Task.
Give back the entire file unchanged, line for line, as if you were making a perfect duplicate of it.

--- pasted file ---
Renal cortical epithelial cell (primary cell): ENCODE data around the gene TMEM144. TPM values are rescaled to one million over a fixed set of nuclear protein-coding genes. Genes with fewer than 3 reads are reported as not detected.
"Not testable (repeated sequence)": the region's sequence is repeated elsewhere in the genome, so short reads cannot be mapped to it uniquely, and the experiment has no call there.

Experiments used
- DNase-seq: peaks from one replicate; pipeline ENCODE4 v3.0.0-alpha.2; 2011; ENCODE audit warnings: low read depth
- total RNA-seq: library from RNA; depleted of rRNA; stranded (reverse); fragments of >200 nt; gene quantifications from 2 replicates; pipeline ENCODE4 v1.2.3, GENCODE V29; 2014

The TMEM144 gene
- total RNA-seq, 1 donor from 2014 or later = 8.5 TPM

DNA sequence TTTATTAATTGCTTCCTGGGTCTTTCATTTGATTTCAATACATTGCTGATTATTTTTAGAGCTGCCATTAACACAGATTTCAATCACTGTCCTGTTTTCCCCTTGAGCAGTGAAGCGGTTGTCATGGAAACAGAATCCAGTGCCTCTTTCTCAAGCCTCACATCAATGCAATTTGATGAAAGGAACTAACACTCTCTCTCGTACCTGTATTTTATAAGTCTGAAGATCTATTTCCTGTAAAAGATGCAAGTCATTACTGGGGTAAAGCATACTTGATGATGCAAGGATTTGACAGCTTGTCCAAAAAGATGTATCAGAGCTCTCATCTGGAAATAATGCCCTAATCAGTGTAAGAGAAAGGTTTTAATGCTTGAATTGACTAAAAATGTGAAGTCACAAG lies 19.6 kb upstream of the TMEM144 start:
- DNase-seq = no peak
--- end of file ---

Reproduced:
Renal cortical epithelial cell (primary cell): ENCODE data around the gene TMEM144. TPM values are rescaled to one million over a fixed set of nuclear protein-coding genes. Genes with fewer than 3 reads are reported as not detected.
"Not testable (repeated sequence)": the region's sequence is repeated elsewhere in the genome, so short reads cannot be mapped to it uniquely, and the experiment has no call there.

Experiments used
- DNase-seq: peaks from one replicate; pipeline ENCODE4 v3.0.0-alpha.2; 2011; ENCODE audit warnings: low read depth
- total RNA-seq: library from RNA; depleted of rRNA; stranded (reverse); fragments of >200 nt; gene quantifications from 2 replicates; pipeline ENCODE4 v1.2.3, GENCODE V29; 2014

The TMEM144 gene
- total RNA-seq, 1 donor from 2014 or later = 8.5 TPM

DNA sequence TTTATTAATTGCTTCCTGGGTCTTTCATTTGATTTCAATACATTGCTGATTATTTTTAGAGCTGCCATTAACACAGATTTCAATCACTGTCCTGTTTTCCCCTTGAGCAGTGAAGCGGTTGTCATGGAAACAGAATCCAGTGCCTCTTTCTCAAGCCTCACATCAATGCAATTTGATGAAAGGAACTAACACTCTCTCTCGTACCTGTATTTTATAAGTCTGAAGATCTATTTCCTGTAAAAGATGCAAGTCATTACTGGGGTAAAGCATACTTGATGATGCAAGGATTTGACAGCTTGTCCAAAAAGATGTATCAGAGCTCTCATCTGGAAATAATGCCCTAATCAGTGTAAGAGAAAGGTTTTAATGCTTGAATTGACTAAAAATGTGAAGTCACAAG lies 19.6 kb upstream of the TMEM144 start:
- DNase-seq = no peak